At RogerEbert.com, Alan Zilberman explores the history of the eye in cinema from Carl Theodor Dreyer’s The Passion of Joan of Arc (1928) to Mark Cahill’s I Origins (2014). (via Matt Zoller Seitz)

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    At Never Get Off The Bus, Debbie Moon writes about Captain America: First Avenger. “When adapting existing material, it’s easy to assume that in order to reach point F, you simply have to work through points A – E. To set up Steve Rogers in the modern world, simply romp briskly through everything that happened before he got there. But your character may not be undergoing a single united emotional journey during that period. “

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    At Sequart, friend of the Gutter Colin Smith is taking an exhaustive look at the American superhero comics of Mark Millar–and by exhaustive, we mean, “28 Part.”

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    Friend of the Gutter, Will McKinley writes about his past as a soap opera fan and the return of a classic soap opera, The Doctors, and its significance for the genre.

     

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    Action choreographer, director and stunt performer Panna Rittikrai has died. Films Panna worked on, whether as a choreographer, director, producer and/or actor include: Born To Fight / Gerd Ma Lui (1986 and 2004), Tom Yum Goong (2005), Chocolate (2008), Spirited Killer (1994),  Power Kids (2009),  Dynamite Warrior/Khon Fai Bin (2006), Bangkok Knockout (2010) and all three Ong-Bak films (2003, 2008, 2010).  Film Business Asia, The Bangkok Post and Wise Kwai’s Thai Film Journal have obituaries. City On Fire and Far East Films also remember Panna. Here’s an interview with Panna from Thai Indie.  Panna kicks ass in this tribute video.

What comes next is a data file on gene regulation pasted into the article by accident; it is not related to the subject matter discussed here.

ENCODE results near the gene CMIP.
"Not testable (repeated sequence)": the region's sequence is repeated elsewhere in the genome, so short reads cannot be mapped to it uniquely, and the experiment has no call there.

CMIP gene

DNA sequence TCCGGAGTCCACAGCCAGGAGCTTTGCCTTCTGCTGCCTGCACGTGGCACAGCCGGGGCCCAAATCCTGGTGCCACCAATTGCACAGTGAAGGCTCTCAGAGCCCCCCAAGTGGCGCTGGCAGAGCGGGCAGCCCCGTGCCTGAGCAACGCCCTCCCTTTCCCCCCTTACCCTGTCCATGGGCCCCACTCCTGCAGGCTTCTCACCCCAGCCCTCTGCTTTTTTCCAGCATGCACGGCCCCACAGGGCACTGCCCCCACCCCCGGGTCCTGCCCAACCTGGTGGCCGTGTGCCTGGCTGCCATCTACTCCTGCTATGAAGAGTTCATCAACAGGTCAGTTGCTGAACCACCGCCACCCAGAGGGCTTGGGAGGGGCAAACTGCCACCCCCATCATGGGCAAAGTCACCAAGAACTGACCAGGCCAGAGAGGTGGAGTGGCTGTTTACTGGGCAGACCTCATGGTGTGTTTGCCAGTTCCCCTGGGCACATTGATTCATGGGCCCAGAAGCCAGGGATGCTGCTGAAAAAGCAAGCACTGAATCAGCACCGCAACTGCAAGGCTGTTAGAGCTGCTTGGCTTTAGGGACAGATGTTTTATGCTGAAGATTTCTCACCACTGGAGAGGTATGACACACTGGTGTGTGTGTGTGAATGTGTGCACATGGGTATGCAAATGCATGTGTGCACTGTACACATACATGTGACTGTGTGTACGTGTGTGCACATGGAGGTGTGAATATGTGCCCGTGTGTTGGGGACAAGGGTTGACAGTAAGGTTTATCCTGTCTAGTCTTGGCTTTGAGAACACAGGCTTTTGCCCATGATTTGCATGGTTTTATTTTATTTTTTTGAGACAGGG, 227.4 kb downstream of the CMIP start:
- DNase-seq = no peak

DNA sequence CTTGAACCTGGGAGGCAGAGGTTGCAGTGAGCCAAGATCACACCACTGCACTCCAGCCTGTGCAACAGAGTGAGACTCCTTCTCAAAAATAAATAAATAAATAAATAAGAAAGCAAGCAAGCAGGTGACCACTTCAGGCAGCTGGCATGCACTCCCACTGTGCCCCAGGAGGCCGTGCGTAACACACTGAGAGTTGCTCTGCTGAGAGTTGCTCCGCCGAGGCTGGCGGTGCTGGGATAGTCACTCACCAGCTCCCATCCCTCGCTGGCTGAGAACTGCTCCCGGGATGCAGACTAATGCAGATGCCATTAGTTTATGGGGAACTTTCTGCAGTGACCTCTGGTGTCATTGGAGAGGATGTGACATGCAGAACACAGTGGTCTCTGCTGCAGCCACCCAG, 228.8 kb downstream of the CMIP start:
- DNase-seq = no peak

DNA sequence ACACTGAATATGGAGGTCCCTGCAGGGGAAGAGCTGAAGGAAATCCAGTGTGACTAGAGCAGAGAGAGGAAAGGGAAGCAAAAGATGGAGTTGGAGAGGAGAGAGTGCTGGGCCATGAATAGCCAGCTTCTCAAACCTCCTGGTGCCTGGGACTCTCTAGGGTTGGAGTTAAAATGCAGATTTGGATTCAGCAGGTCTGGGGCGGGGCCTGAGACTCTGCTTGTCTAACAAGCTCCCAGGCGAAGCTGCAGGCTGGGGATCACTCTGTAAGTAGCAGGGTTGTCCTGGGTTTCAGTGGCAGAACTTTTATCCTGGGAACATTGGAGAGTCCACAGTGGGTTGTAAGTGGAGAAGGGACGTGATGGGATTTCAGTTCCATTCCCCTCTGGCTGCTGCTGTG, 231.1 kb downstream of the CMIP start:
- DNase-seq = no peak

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    Actor and singer Elaine Stritch has died. Stritch worked extensively on Broadway, but she also appeared in September (1987), Small Time Crooks (2000), Monster-In-Law (2005), the British television series, Two’s Company3rd Rock From The Sun, My Sister Eileen and 30 Rock. The New York Times Variety and The Detroit Free Press. Saara Dutton remembers Stritch in her piece, “In Praise of Broads.” Here Stritch performs, “Zip” from Pal Joey, “Why Do The Wrong People Travel?” from Sail Away and “I’m Still Here” at the White House. Here she is in a 2008 production of Endgame. And here she is on Theater Talk.